My Steam Account Was Hacked

Late on Thursday evening I received an email from an ex-Automattic friend who asked if my Steam account was compromised because he received a message from me saying,

[8:34 PM]
DOC: What’s up mate

[8:45 PM]
DOC: may i ask u favor?sorry for disturbing u btw

I don’t call anyone “mate”, I don’t use “u”, I use punctuation. It didn’t sound like me so it raised red flags immediately for him.

In a panic I checked my Steam account and I still had access to it. Steam Guard was still active and I hadn’t received any emails about changes to my account. Nevertheless I went through the process of changing my password.

A series of emails followed. I thought someone was impersonating my account but a screenshot showed the age of my account and account XP which is impossible (I presume) to fake.

Eventually I found out through a Reddit post that my account had been compromised.

There is a new scam going around where a friend will ask you to vote for a team to get the team into a competition for me it was Intel Extreme Masters they may use different names, but that is all I have encountered.

Posted by u/Accurate_Heart

That rung a bell for me. About two weeks ago someone messaged me on Steam and asked me to vote in a team logo competition on a website called roplautstar .com. I’m not hyperlinking that website because it has since changed how it works and simply shows a “Sign in through Steam” dialogue box.


Clicking on that button shows a fake “Login through Steam” popup.

roplauster fake login

At the time I was first asked I didn’t fill in the form. I was tired after a long day at work. I worried about linking my Steam account to this random website just to vote in some silly competition. So I forgot about it. Unfortunately they got back to me a few days later and asked again. I reasoned that if my Steam friend’s account had been compromised they would have noticed in that time and it must be legit so off I went and happily entered my login details and Steam Guard code and thought nothing more about it.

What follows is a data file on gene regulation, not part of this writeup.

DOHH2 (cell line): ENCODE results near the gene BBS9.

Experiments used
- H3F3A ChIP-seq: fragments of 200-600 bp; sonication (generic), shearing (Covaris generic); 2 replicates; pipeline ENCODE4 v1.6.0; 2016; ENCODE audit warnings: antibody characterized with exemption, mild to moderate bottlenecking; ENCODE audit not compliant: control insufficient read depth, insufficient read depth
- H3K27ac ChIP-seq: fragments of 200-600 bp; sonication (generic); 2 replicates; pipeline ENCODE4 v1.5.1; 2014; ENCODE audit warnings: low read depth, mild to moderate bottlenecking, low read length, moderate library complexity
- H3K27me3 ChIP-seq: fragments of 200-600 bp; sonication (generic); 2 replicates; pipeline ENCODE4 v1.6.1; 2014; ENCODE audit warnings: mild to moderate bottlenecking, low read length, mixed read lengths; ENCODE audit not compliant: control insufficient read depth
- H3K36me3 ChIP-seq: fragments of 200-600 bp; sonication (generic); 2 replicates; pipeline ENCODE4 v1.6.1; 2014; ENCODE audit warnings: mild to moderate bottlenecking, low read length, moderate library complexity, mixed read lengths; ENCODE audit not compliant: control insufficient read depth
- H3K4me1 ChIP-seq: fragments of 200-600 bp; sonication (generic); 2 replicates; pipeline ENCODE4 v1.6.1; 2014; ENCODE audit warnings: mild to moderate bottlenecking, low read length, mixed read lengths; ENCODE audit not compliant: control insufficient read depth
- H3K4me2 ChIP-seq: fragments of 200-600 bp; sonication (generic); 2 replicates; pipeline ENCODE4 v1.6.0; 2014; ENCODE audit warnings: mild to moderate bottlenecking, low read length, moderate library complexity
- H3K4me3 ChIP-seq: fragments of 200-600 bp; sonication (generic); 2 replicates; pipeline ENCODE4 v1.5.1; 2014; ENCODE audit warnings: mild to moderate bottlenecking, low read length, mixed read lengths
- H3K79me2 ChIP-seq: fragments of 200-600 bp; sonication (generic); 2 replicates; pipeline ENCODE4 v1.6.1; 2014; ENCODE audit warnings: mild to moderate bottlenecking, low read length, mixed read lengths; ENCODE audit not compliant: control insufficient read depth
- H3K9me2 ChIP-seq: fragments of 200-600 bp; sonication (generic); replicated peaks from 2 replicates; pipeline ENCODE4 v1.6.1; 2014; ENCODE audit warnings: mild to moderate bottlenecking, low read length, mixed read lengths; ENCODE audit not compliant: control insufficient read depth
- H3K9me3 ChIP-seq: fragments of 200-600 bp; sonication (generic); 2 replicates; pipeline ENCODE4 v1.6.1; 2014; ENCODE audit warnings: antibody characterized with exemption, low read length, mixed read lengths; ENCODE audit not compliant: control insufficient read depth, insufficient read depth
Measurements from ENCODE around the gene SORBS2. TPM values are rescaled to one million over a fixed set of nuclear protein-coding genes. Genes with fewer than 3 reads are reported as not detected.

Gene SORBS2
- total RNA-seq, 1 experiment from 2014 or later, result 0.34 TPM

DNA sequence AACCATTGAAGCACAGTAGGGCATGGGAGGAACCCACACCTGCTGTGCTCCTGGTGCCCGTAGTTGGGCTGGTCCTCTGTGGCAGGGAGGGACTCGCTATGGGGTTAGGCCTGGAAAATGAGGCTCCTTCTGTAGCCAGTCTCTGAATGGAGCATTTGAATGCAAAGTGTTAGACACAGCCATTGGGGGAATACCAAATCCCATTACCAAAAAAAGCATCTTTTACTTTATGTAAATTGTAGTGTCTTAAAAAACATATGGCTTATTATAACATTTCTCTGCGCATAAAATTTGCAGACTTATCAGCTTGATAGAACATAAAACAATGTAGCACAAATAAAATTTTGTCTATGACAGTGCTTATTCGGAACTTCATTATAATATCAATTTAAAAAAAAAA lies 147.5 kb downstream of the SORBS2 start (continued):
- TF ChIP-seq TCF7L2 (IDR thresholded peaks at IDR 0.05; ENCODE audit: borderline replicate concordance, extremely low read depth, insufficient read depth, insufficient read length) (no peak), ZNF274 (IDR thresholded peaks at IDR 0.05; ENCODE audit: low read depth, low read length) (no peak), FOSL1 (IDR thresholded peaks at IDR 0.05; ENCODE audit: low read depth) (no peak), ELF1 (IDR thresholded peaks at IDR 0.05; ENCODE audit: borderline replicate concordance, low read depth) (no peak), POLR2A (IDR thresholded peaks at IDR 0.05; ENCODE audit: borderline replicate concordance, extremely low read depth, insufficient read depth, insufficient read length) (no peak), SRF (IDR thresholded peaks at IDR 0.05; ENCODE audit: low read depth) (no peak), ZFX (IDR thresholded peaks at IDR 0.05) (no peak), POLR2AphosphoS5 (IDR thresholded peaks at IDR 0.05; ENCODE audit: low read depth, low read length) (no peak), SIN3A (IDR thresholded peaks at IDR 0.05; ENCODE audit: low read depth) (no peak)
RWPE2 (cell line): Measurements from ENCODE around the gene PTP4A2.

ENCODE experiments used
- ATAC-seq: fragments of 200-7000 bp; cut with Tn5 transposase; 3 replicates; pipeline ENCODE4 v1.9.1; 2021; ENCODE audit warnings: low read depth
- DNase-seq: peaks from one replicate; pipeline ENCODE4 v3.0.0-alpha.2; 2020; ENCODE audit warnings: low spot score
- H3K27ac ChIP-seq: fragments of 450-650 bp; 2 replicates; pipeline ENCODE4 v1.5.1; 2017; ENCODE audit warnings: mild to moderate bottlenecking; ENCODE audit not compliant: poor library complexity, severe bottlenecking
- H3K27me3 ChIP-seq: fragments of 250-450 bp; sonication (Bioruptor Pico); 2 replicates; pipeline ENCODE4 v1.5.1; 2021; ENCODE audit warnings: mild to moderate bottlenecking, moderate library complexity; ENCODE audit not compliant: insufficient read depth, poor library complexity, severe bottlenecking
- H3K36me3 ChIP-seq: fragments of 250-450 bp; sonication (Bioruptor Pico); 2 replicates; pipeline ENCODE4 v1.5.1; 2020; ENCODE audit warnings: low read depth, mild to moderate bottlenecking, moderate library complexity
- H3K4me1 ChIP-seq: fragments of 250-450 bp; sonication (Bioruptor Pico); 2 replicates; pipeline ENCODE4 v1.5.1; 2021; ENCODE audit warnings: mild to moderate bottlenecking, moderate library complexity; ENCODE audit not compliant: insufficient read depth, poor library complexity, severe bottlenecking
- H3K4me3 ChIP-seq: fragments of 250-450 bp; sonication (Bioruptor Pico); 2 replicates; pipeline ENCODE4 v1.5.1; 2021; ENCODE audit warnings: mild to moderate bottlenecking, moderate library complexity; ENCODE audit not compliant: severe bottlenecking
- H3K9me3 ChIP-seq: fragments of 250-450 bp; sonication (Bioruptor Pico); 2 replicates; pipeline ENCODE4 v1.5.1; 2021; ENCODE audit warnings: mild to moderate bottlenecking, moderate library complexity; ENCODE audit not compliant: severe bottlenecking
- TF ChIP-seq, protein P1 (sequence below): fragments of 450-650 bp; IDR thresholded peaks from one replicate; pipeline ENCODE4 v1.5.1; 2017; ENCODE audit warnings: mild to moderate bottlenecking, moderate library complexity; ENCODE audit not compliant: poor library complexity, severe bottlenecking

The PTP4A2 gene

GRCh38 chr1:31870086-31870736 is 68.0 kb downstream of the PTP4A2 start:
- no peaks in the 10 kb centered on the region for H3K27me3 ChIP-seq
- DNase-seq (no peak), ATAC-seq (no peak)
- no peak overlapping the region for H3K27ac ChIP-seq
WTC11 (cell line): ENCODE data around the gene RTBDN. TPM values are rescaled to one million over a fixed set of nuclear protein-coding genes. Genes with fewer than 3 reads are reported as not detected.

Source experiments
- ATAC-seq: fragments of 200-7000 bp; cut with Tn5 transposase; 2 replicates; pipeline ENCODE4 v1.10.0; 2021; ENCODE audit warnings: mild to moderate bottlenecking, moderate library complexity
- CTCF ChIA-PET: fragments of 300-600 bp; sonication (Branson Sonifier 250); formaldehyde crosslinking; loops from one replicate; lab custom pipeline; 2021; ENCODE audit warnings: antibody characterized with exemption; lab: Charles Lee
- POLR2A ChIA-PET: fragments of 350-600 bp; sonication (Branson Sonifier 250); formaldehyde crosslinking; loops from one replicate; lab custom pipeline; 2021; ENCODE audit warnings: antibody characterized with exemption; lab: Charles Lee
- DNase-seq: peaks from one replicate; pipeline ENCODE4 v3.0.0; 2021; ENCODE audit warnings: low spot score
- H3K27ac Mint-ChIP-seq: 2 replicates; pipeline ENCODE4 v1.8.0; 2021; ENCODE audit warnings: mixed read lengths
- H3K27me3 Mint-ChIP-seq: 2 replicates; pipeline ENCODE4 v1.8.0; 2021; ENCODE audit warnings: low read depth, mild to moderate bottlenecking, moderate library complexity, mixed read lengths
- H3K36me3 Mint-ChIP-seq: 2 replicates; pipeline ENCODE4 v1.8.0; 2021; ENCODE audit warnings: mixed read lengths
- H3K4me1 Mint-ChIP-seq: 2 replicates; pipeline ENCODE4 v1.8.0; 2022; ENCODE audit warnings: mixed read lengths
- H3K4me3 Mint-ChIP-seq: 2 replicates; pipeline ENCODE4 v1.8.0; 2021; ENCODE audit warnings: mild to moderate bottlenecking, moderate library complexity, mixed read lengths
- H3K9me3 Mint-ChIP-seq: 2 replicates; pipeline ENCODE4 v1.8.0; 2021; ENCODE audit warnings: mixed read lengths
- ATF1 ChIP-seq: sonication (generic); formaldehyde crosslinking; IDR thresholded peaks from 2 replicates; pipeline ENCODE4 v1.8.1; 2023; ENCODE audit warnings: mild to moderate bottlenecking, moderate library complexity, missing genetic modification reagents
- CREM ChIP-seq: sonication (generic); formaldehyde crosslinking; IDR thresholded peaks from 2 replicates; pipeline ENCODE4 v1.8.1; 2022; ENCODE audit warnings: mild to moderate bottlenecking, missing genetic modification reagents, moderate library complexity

Until Thursday night.

Those emails and the revelation my Steam account was hacked is very upsetting. I pride myself on being very paranoid about logins. Especially on Steam where there are all sorts of scams to steal tradable goods, buy giftable games or launder money and more. I’ve been online for more than twenty years. How the hell could I have been hacked?

You should be asking yourself that too. You couldn’t possibly be hacked.

This fake login was very good, but there were signs I ignored because I saw the familiar “Valve Corp” in the address bar. Turns out it’s just an image you can download.

I should have been wary of a popup asking me for my Steam login, but half the time I use Steam in my browser I’m logged out due to inactivity so that didn’t raise alarm bells. I should have opened Steam in a new window to check if I was logged in.

If I had clicked on any of the links in that popup I would have been alerted to the scam. Firefox wouldn’t load the page in an iframe and gave an error.

But I didn’t. Why would I?

The popup is very believable. It features the window decoration of Windows 10 (close/minimize/maximize button) which should have tipped me off as I’m using a Mac. If I had tried moving the popup I would have discovered that it can only move in the bounds of the “parent” window. Hovering over the drag bar at the top changes the mouse pointer or an icon showing horizontal bars I’m not familiar with.

They had access to my account for about two weeks. They messaged four Steam friends with the same message. Luckily nobody clicked the link and two people ignored the initial “What’s up mate” greeting. I wish they had warned me via other means. One person was messaged on October 2nd and she could have contacted me on Facebook.